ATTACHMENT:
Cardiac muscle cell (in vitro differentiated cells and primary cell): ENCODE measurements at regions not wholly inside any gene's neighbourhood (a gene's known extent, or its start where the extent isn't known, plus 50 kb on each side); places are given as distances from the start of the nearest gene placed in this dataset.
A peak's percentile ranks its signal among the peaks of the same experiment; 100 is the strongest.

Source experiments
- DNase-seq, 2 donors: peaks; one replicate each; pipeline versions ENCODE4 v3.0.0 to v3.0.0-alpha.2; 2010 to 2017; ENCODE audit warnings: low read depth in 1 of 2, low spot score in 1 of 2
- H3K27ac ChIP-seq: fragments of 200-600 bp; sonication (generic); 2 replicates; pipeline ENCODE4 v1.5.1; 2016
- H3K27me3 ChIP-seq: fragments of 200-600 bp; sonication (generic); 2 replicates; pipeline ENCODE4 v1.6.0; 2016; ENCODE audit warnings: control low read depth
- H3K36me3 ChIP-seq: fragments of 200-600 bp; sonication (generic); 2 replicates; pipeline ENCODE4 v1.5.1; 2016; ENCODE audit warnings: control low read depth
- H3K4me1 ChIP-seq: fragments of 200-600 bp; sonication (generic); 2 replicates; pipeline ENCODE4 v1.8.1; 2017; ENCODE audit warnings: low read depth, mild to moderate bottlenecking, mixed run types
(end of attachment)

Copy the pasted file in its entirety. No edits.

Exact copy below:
Cardiac muscle cell (in vitro differentiated cells and primary cell): ENCODE measurements at regions not wholly inside any gene's neighbourhood (a gene's known extent, or its start where the extent isn't known, plus 50 kb on each side); places are given as distances from the start of the nearest gene placed in this dataset.
A peak's percentile ranks its signal among the peaks of the same experiment; 100 is the strongest.

Source experiments
- DNase-seq, 2 donors: peaks; one replicate each; pipeline versions ENCODE4 v3.0.0 to v3.0.0-alpha.2; 2010 to 2017; ENCODE audit warnings: low read depth in 1 of 2, low spot score in 1 of 2
- H3K27ac ChIP-seq: fragments of 200-600 bp; sonication (generic); 2 replicates; pipeline ENCODE4 v1.5.1; 2016
- H3K27me3 ChIP-seq: fragments of 200-600 bp; sonication (generic); 2 replicates; pipeline ENCODE4 v1.6.0; 2016; ENCODE audit warnings: control low read depth
- H3K36me3 ChIP-seq: fragments of 200-600 bp; sonication (generic); 2 replicates; pipeline ENCODE4 v1.5.1; 2016; ENCODE audit warnings: control low read depth
- H3K4me1 ChIP-seq: fragments of 200-600 bp; sonication (generic); 2 replicates; pipeline ENCODE4 v1.8.1; 2017; ENCODE audit warnings: low read depth, mild to moderate bottlenecking, mixed run types